A Coming Few Identified

Jesus came small. Too small for some. His arrival to the earth was discovered to those whose hearts were open to something beyond themselves, to people who were paying attention to detail, to some who were just doing their jobs.

It is interesting to me that in coming to earth, Jesus made sure that every area of society was covered. The Christmas story involves the wise, the powerful, and the poor. The men from the east were called wise men; they came bearing gifts and to worship the King of the Jews. The powerful men in the Christmas story are Herod and Temple leaders at Jerusalem.

These political and religious rulers were going about their business when the wise men showed up with news about a king in their midst. There were not happy about this at all. The Roman Empire had one ruler — Caesar, and he was accorded worship as a god. The Jewish leaders knew their Scriptures. They had the answer about where Israel’s King was to be born — Bethlehem, so reads Micah 5:2. The town was just a few miles south of Jerusalem.

The wise saw the star, the powerful got a message, but the poor — the shepherds in the field — got the message in another way. An angelic announcement came to these who were watching their flocks at night. They were working as they always worked, sleeplessly paying attention to a crowd of smelly, unsophisticated animals who could be easy targets for predators and thieves.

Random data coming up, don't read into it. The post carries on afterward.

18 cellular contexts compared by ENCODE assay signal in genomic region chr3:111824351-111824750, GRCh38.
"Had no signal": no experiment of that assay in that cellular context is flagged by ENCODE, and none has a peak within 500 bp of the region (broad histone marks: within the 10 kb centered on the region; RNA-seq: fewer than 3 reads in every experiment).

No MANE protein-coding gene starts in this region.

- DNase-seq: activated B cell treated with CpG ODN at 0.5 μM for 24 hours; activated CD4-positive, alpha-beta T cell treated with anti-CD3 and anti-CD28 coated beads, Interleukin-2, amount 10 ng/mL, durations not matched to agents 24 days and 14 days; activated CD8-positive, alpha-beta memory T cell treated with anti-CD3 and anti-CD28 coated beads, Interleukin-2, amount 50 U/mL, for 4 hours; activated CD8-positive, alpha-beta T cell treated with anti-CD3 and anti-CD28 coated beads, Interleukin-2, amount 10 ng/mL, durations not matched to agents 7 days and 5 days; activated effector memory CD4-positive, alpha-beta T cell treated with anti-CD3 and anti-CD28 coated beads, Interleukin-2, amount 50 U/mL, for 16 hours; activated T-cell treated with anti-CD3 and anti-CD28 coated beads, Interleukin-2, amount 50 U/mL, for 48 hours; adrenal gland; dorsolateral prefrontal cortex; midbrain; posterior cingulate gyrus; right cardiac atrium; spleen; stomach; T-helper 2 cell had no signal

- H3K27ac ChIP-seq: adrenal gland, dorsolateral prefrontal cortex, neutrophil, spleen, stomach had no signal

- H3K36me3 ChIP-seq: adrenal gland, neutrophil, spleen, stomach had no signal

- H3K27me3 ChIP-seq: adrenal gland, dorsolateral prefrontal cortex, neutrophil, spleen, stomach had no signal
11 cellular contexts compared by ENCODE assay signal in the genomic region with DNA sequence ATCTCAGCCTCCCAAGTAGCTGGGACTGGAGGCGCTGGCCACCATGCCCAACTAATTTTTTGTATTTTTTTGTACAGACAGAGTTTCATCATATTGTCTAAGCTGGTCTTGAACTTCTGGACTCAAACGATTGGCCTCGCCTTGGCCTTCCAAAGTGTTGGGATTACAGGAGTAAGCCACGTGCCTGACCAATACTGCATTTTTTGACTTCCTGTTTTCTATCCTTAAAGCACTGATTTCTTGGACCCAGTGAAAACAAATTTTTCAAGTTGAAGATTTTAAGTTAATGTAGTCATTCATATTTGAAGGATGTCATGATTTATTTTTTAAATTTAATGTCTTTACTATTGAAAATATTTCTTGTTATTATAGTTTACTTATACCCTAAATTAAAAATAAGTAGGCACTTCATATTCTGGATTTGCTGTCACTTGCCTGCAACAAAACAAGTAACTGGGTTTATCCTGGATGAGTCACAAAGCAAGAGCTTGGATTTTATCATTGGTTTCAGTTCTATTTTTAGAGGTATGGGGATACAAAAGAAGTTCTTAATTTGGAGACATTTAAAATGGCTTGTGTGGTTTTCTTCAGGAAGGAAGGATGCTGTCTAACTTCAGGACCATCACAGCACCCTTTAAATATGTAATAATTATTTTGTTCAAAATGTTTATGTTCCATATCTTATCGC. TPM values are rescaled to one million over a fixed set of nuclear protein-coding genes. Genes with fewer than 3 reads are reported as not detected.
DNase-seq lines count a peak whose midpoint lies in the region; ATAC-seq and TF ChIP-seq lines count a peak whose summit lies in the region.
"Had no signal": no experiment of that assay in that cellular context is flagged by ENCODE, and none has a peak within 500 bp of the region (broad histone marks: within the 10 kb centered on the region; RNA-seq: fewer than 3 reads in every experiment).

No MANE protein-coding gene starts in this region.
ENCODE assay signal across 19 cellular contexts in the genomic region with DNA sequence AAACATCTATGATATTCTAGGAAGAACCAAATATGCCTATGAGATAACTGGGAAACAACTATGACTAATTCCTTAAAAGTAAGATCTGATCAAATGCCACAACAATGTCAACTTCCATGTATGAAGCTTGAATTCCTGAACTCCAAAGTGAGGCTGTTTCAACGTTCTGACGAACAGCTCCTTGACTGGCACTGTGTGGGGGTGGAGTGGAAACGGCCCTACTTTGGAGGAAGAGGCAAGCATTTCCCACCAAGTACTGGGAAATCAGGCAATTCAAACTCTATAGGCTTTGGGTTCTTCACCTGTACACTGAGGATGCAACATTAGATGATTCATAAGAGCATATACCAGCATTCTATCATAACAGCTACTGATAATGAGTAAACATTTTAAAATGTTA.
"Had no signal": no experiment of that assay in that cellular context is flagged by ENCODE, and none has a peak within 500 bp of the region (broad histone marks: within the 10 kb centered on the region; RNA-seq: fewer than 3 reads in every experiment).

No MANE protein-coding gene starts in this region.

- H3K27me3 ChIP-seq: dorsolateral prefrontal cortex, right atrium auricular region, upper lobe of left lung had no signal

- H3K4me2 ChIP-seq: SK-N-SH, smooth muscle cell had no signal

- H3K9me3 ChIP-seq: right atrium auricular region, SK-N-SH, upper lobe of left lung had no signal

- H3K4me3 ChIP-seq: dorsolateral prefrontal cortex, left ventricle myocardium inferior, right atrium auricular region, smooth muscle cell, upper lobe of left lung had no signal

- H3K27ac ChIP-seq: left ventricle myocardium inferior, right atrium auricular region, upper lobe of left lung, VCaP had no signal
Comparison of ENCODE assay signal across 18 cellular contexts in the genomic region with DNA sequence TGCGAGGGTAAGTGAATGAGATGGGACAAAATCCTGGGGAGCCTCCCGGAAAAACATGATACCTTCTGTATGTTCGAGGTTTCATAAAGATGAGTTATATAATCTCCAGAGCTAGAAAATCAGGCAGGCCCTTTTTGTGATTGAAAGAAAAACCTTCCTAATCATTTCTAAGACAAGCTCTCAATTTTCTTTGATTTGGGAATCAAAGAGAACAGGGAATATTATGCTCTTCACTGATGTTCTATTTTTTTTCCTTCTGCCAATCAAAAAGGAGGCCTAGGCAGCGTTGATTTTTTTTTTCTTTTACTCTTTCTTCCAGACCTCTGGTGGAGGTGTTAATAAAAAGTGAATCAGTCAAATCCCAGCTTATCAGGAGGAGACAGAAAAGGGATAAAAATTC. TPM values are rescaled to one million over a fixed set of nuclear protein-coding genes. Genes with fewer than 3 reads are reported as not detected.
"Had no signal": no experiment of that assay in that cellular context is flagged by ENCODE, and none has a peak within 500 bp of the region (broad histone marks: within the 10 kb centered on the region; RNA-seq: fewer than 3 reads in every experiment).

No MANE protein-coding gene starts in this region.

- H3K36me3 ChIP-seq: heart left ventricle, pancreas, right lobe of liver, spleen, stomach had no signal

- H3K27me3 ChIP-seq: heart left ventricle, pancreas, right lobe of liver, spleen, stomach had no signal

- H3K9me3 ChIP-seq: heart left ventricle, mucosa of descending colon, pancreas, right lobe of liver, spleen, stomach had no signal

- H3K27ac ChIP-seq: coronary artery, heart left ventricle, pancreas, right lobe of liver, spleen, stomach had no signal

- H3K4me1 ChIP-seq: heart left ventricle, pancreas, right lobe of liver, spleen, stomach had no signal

The proclamation to the shepherds was straight and true, according to Luke 2, “For unto you is born this day in the city of David, a Savior, who is Christ the Lord … you shall find the babe wrapped in swaddling clothes” (verse 11-12) . Then, the sky came alive with a multitude of heavenly host.

One Star, Many Angels

The wise got one star — and they had to be looking for it; the poor shepherds got a sky full of angels. Jesus said the poor you will have with you always. He is confirming what Moses wrote in Deuteronomy 15:11 — the poor shall never cease out of the land. The complex people had to be ready to see a simple, single sign, the Star of Jacob. The simple people caring faithfully for their flocks, men whose hearts were very near the heart of the Great Shepherd, were treated to a grand display and a direct, pointed message.

The shepherds wasted no time; the word was clear and they left their flocks and pastures, and rushed to Bethlehem to see. To see what? A Baby, an infant Son born to poor woman. How many poor women bore infant sons in those days in that place? Perhaps, there were hundreds of them.

Yes, Jesus came this small and in this seemingly insignificant way.

In Matthew 2, we meet the wise men. Paul wrote in 1 Corinthians 1:26 that not many wise men after the flesh are called. The Scriptures say clearly, “not many,” but they do not say “none wise are called.” The apostle Paul was naturally wise. He still stands as one of the most unique men in all of history. He was a Pharisee of the Pharisees, a classic educated man who knew Greek, and a full-fledged Roman citizen. He changed the Empire with his missionary witness. Not many wise are called, but some are called; and those who answer His call are humble, dedicated people of purpose.